At the beginning of each week, check your social scheduling tool to be sure you have enough content in there to share to Twitter at least daily (if not 3-5x per day) and to LinkedIn at least daily. If you do a good job of filling up your queues as-you-go, you might not need to add more content to your queues.
The Advanced Stack
You’ve moved beyond the basics and mastered Sales Navigator and are sharing great content. It’s time to amp your stack and get the most from your social selling efforts. This is where personal branding and thought leadership can help top sales performers edge out their competition. When a prospect comes across you and a competitor on social media, who will they trust more? The one with a few pieces of thought leadership content, an optimized profile and a history of interacting on social media.
Here’s the stack I would recommend:
- LinkedIn Pulse
- Advanced Social Listening Tool
When I suggest to salespeople that they need a personal brand and thought leadership content, I often get the line, “I don’t have time for that marketing stuff. I’m too busy selling.” I get it. B2B sales is challenging and takes a lot of time, hustle and grit.
LinkedIn’s study shows that 92% of B2B buyers engage with sales professionals who are known as industry thought-leaders.
You don’t need to generate a lot of content, but you will get an edge if you publish interesting content to LinkedIn Pulse. And, it’s not about getting a large number of views or engagement. It’s about having a relatively fresh piece of content that answers buyer’s questions or touches on a hot topic in the industry.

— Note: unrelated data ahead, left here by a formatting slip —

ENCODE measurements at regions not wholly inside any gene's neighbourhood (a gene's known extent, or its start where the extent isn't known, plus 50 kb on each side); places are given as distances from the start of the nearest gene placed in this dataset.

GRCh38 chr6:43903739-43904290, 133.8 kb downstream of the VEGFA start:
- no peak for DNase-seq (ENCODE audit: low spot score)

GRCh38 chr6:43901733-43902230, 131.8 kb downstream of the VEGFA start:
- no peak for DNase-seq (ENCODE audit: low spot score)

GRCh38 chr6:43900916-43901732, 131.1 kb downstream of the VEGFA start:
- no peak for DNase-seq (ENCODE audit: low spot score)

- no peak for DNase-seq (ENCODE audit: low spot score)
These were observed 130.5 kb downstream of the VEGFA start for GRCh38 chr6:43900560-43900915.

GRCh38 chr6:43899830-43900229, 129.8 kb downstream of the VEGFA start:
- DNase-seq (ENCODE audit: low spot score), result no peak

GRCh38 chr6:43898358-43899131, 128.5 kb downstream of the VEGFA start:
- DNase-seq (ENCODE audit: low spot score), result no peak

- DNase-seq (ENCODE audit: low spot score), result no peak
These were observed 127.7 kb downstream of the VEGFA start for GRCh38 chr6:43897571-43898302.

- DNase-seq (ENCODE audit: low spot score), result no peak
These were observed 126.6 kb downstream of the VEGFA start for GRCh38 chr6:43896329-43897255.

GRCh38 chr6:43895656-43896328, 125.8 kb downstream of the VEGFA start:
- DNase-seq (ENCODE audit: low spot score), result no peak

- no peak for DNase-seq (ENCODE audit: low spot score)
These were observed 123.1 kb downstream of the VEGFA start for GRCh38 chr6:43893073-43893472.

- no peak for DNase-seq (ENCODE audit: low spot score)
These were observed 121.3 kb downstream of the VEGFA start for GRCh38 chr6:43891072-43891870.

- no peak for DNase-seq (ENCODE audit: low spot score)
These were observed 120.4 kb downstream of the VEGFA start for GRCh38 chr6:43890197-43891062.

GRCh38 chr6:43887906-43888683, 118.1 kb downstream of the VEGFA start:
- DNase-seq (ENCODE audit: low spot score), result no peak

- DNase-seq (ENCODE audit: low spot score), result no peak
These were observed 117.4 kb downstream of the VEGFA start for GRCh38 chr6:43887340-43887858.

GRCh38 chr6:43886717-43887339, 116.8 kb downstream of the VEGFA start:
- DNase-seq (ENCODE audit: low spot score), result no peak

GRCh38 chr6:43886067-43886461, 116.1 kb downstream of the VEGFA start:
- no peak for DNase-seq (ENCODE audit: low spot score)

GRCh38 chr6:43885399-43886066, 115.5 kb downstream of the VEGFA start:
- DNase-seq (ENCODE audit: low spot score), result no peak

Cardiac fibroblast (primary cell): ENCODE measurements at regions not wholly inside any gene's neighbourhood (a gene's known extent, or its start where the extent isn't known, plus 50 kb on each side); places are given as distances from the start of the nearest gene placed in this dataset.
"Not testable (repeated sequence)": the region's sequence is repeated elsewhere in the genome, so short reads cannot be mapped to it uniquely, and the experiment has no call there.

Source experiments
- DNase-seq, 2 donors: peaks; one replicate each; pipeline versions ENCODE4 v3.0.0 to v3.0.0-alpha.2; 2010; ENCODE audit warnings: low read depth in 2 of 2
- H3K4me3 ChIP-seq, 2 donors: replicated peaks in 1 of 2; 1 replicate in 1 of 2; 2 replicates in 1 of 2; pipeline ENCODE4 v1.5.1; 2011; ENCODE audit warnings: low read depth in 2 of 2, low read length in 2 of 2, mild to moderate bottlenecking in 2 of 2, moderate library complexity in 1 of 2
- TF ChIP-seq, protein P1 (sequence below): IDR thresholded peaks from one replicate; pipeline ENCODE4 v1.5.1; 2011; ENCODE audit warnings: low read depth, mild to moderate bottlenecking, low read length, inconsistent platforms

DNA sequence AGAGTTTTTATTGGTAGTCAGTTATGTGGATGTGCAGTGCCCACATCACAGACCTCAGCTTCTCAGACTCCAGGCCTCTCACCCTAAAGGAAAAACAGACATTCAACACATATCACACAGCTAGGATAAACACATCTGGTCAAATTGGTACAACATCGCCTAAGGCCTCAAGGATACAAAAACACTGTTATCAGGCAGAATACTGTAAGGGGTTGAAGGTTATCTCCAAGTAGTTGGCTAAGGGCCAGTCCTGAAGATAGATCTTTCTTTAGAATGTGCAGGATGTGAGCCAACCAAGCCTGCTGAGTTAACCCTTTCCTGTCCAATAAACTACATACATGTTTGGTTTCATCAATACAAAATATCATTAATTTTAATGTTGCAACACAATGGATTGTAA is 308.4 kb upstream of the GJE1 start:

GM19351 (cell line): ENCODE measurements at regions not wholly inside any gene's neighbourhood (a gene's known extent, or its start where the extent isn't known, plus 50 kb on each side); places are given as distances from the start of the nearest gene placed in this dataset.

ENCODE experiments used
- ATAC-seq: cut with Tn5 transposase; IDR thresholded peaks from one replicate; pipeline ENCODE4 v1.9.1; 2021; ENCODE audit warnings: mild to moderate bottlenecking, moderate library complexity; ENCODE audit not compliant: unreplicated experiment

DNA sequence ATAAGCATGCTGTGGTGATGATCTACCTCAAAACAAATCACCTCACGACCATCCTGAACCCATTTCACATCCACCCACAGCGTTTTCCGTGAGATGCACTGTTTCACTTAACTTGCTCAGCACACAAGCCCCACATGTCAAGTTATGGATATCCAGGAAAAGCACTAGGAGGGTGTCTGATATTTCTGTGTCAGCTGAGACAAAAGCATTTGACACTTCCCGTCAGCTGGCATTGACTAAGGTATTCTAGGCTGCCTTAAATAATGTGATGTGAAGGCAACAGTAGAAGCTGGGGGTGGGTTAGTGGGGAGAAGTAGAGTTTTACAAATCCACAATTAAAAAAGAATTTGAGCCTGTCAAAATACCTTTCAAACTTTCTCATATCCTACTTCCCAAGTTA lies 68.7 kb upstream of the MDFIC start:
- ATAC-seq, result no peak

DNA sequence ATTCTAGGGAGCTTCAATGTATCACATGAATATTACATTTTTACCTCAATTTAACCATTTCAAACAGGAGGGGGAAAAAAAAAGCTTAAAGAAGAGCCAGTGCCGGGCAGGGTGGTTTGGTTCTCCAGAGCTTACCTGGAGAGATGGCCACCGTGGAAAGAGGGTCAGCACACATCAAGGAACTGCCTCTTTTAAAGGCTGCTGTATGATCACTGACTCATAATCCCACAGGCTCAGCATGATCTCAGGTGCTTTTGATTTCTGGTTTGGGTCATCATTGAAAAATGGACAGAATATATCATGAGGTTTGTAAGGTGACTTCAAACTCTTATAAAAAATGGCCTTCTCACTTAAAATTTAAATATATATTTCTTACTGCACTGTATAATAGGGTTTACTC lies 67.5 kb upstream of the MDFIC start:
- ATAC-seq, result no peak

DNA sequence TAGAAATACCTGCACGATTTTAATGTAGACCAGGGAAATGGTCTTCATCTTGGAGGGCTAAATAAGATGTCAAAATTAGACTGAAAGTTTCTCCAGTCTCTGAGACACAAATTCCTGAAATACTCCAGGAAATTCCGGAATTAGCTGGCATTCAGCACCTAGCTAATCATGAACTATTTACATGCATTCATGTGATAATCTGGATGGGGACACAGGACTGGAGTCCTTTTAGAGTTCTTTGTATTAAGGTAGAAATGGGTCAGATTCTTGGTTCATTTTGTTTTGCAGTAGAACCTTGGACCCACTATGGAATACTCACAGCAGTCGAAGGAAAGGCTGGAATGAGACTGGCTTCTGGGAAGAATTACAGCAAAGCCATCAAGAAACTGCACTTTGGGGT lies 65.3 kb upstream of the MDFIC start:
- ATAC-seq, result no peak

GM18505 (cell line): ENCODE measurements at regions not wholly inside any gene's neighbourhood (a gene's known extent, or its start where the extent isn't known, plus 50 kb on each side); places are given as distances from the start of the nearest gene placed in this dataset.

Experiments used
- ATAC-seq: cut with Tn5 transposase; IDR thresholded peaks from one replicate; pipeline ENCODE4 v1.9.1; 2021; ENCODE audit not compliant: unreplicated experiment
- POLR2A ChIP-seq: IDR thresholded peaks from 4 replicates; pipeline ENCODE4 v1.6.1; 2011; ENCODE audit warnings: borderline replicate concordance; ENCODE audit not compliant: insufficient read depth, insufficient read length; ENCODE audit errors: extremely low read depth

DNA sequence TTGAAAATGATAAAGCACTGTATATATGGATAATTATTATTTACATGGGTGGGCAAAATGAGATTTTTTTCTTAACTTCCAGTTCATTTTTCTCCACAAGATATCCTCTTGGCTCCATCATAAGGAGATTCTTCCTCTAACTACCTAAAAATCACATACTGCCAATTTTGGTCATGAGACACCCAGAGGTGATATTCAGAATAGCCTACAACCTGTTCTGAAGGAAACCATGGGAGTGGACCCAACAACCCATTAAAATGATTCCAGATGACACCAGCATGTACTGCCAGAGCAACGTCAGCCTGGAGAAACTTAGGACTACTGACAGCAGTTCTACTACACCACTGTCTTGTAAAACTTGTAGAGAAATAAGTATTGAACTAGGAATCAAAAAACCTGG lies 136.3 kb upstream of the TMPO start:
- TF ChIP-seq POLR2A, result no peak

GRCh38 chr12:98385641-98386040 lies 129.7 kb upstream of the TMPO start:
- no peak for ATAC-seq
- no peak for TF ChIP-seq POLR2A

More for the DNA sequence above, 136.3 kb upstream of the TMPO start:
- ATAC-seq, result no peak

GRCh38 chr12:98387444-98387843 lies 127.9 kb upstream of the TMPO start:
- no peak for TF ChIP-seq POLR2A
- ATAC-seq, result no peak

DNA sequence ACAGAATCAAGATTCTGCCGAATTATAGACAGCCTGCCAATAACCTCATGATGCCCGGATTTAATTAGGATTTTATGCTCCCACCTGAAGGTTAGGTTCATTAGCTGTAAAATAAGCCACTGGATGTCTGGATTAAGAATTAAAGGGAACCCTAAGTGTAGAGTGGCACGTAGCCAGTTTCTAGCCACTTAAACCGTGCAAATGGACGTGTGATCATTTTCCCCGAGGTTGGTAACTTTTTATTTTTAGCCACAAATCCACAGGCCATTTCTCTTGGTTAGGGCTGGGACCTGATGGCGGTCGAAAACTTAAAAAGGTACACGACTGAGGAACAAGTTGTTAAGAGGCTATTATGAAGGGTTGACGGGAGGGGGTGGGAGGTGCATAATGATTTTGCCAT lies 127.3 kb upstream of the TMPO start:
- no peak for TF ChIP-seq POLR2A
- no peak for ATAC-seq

If you prefer to outsource the writing part, you could ask a content marketing or sales enablement team member for help in creating and/or publishing your content. I find that most marketers are more than willing to co-create content or ghostwrite articles. You can also repurpose content or interviews you have done elsewhere in the past 3-6 months.
As for frequency, I would suggest publishing one article to LinkedIn Pulse every 30-60 days. This demonstrates to prospects that you are current on what matters to them and how your company is best suited to solving their problems.
Advanced Social Listening
You are already accustomed to using Tweetdeck or Hootsuite to monitor online conversations, but you can take that monitoring to the next level with a tool, like SproutSocial. It is geared towards marketing agencies, but I’ve found that its functionalities are well-suited to social selling.
The best feature for social sellers is the Smart Inbox. In less than five minutes, you can set up some advanced searches with keywords specific to your buyers. Then, you can be alerted to any questions/comments/conversations on Twitter (and even Instagram) that use those keywords. This is one of the best ways to never miss a social conversation that pertains to you and your company.
When you catch these conversations, you can jump in with a helpful suggestion or an answer to their question. This is not the time for a company pitch. If your suggestion is helpful, they will check out your profile and notice which company you work for. This builds your credibility and that of your company. They will subconsciously associate your company with trustworthiness. And, that’s exactly what social selling is all about.So, there you have it. Six tools to use in your social selling toolbox. Which of these do you plan to try next? Any that you want to learn more about? Let’s discuss! You can tweet me @mindirrosser or connect with me on LinkedIn.